Friday, September 25, 1998 Published at 12:01 GMT 13:01 UK
Rushdie delighted to be 'free'
Salman Rushdie: 'Now I can stop appearing on news interviews'
The author of the Satanic Verse, Salman Rushdie, has said he is delighted to be free.
He told BBC News 24: "I already feel the shreds of the fatwa flying away as if they were dust."
He is celebrating the prospect of returning to a relatively normal life following the Iranian Government's announcement that it will not support any attempt to kill him.
Mr Rushdie praised the work of the British Government and said he had come to learn that freedom of speech is worth fighting for.
The author said he had a message for British muslims, many of whom, he was sure would be relieved the fatwa no longer has Iranian Government backing.
"I'm extremely happy and relieved that almost 10 years of trial has come to an end.
"I am very grateful to the British Government which seems to have negotiated very toughly and at great length - I must say I did not know it was going on.
"They have achieved a great result."
Standing by Satanic Verses
He said his views about The Satanic Verses, the book which caused such outrage in the Muslim community, have not changed.
But the experience has taught him a lot about free speech:
"The Satanic verses is an important part of my work as a writer. I can't imagine the body of my work without any of my books in it.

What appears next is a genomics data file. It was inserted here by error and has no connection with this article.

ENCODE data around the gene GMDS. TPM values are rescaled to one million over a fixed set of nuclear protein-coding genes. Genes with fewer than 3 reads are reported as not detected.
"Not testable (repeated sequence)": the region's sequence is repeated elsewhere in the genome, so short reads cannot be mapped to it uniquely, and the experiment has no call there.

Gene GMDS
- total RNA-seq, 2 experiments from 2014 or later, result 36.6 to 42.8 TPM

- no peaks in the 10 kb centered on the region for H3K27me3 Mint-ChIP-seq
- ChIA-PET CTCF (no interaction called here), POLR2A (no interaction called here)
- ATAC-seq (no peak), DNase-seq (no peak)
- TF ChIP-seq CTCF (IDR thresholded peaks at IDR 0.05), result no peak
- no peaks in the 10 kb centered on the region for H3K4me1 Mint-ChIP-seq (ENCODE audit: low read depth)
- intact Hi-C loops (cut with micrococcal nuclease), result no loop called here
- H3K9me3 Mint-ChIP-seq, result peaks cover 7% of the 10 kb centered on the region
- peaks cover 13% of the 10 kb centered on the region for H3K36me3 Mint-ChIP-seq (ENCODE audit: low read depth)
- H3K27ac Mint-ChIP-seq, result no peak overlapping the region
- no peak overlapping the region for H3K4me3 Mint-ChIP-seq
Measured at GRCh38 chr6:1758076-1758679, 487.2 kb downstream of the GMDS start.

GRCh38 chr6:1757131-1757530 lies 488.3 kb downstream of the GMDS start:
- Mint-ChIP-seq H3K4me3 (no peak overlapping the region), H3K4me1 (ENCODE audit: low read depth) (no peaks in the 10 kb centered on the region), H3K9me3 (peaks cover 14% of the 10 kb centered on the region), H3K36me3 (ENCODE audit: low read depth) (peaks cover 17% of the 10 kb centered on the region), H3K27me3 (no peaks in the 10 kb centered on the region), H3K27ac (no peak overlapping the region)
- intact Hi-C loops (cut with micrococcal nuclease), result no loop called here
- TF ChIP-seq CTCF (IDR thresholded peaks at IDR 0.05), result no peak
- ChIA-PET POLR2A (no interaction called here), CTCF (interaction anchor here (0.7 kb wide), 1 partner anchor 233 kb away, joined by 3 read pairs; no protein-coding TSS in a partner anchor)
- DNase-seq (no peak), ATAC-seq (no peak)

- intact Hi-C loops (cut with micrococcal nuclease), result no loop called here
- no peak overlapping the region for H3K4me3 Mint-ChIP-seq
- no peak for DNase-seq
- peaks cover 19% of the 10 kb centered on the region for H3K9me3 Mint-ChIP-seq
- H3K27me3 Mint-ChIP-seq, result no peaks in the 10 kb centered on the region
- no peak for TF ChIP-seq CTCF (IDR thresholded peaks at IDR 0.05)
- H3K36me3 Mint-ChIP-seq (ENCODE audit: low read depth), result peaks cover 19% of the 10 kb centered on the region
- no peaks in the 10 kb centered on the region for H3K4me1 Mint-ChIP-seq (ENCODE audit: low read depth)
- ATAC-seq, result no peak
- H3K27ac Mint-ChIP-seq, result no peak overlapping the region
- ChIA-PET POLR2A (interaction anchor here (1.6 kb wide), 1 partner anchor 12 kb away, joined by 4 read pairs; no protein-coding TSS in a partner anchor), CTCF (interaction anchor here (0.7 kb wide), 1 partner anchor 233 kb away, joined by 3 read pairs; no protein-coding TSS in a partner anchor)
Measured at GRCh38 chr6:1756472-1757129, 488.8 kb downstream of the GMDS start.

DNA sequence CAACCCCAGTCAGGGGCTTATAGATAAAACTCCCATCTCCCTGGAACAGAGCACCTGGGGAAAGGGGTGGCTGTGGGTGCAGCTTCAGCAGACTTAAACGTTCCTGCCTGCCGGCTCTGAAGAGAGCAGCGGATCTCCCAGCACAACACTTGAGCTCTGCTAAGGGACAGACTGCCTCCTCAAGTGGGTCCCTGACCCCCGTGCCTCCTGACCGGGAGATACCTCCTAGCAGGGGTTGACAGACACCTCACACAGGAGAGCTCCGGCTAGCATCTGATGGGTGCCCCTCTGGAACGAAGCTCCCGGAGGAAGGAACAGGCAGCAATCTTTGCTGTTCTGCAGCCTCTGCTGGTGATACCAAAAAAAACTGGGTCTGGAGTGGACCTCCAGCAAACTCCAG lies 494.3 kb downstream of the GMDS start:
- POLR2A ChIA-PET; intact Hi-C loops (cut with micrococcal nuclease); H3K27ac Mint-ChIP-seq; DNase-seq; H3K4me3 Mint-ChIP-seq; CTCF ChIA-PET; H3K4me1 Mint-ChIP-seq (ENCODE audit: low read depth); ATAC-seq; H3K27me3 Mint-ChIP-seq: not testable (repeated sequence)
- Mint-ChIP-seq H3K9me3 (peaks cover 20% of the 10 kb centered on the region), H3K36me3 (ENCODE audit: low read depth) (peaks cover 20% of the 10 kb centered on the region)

"I've had an extraordinary education in the importance in fighting for the freedom of imagination, the freedom of the arts and the generalised issue of freedom of speech."
Mr Rushdie added: "The fatwa and the whole issue will now very rapidly fade into the past".
Message for British muslims
Speaking shortly before giving a press conference, the author said he had a message for British Muslims:
"I have always believed that there has never really been any kind of threat towards me from members of the British Muslim community.
"When talking to journalists I have tried to make it very clear that they must not stereotype and criminalise the British Muslim community.
"I would expect that most British Muslims will be delighted by the news, not necessarily because they're fond of me but because they'll want to get this off their back - it's been a stick with which they've been beaten and I'm delighted its no longer there."
"I would think almost everybody in the British Muslim community will be saying 'thank goodness its over - now lets all get on with our lives'".
Getting on with his life
The writer said he hoped he could now get on with his life: "I hope this will lead at high speed to the resumption of something that could be called the ordinary life of a writer.
"I hope I will cease to be a supplicant at the door of politicians and cease to be on the television news.
"Let us hope the so-called Rushdie affair is over."